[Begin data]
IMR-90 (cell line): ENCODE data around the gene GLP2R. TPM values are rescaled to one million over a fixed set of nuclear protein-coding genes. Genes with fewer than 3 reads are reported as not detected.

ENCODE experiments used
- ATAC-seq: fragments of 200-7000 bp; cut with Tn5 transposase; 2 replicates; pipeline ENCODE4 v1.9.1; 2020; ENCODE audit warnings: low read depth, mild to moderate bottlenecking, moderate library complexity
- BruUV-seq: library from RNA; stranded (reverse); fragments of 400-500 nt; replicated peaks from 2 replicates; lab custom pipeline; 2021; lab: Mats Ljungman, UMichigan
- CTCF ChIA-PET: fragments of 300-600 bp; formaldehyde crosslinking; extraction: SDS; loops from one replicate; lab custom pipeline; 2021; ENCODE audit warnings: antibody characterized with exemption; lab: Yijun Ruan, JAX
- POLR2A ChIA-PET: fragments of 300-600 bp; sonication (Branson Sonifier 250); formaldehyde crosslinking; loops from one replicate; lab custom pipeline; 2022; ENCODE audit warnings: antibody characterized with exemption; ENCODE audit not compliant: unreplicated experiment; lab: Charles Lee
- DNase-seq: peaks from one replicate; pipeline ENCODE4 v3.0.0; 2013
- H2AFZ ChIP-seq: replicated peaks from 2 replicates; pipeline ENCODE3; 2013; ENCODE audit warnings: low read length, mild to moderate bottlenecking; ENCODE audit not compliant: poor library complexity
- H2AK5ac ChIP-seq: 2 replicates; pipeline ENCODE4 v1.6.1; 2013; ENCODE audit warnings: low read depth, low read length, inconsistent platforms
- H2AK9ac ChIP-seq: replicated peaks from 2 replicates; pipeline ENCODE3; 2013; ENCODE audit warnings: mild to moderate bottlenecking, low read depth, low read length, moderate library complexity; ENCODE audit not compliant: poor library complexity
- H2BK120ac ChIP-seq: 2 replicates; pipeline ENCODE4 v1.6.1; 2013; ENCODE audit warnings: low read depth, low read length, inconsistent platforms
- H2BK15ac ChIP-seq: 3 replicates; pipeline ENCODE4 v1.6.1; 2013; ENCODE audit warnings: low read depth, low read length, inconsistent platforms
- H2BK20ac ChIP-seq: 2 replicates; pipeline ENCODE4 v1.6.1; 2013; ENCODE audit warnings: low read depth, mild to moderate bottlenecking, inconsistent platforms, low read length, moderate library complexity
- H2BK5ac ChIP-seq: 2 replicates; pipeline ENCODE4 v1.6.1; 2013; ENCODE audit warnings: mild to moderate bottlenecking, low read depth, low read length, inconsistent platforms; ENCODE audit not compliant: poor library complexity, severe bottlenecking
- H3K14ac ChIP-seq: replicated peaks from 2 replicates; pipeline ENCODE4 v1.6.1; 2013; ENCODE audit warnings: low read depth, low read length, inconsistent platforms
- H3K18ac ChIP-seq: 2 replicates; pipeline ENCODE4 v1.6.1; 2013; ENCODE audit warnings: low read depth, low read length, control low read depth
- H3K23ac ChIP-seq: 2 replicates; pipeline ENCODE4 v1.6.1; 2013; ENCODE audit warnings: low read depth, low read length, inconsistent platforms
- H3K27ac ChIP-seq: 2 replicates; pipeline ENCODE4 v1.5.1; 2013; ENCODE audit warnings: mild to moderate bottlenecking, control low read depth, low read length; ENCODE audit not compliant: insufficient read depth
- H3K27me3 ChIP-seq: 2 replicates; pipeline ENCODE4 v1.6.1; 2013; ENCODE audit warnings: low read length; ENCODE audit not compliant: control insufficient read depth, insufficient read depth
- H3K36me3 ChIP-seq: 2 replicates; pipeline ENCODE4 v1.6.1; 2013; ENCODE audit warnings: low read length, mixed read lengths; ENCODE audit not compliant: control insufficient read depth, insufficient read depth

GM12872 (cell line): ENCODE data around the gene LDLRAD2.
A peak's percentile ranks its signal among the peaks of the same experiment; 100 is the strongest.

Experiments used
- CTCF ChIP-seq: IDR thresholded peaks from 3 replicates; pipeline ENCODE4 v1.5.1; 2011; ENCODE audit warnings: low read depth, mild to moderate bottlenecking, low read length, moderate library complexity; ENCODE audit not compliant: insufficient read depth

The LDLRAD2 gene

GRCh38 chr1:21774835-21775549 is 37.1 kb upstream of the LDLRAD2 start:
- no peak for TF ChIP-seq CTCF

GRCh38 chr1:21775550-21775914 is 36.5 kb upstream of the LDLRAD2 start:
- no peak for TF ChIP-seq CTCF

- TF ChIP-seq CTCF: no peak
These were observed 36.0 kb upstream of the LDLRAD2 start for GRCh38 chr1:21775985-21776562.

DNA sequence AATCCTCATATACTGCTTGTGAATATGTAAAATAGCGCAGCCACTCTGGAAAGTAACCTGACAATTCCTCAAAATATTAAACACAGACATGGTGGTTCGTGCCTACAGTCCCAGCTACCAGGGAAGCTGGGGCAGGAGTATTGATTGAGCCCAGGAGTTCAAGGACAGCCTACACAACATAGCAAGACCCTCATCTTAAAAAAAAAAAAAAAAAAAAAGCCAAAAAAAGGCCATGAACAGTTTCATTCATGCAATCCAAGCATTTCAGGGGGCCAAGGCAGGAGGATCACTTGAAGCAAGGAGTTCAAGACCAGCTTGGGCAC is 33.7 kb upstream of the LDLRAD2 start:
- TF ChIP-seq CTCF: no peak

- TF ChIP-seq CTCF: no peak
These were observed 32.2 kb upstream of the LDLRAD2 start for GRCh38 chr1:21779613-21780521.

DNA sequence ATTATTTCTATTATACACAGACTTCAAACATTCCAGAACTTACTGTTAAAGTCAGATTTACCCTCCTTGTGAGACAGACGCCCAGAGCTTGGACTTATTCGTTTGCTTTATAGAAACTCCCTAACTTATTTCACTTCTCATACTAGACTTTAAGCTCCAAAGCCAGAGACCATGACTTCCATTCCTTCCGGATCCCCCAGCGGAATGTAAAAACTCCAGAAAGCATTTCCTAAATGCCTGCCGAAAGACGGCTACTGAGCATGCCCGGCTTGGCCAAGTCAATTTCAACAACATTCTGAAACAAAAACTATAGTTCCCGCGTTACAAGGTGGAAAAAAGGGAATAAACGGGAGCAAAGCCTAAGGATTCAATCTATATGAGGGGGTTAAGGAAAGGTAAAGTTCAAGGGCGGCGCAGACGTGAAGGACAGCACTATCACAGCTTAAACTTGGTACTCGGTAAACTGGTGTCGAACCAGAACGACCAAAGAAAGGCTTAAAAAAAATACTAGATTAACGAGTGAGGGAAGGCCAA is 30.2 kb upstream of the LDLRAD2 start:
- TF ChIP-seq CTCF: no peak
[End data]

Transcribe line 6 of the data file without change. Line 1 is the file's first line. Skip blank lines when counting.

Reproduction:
- POLR2A ChIA-PET: fragments of 300-600 bp; sonication (Branson Sonifier 250); formaldehyde crosslinking; loops from one replicate; lab custom pipeline; 2022; ENCODE audit warnings: antibody characterized with exemption; ENCODE audit not compliant: unreplicated experiment; lab: Charles Lee